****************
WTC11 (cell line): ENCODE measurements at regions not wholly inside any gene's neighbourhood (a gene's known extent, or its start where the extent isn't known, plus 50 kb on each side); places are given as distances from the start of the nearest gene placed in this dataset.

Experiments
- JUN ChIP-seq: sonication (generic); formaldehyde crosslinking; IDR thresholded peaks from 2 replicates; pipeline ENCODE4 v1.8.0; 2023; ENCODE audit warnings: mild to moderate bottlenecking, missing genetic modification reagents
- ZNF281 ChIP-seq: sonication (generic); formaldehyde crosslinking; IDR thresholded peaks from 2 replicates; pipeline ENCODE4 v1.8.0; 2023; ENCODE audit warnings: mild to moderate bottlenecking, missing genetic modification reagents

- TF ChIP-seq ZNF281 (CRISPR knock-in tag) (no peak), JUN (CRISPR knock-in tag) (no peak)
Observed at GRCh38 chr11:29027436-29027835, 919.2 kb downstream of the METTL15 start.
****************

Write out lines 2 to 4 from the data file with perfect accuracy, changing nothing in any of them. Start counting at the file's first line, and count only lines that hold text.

Experiments
- JUN ChIP-seq: sonication (generic); formaldehyde crosslinking; IDR thresholded peaks from 2 replicates; pipeline ENCODE4 v1.8.0; 2023; ENCODE audit warnings: mild to moderate bottlenecking, missing genetic modification reagents
- ZNF281 ChIP-seq: sonication (generic); formaldehyde crosslinking; IDR thresholded peaks from 2 replicates; pipeline ENCODE4 v1.8.0; 2023; ENCODE audit warnings: mild to moderate bottlenecking, missing genetic modification reagents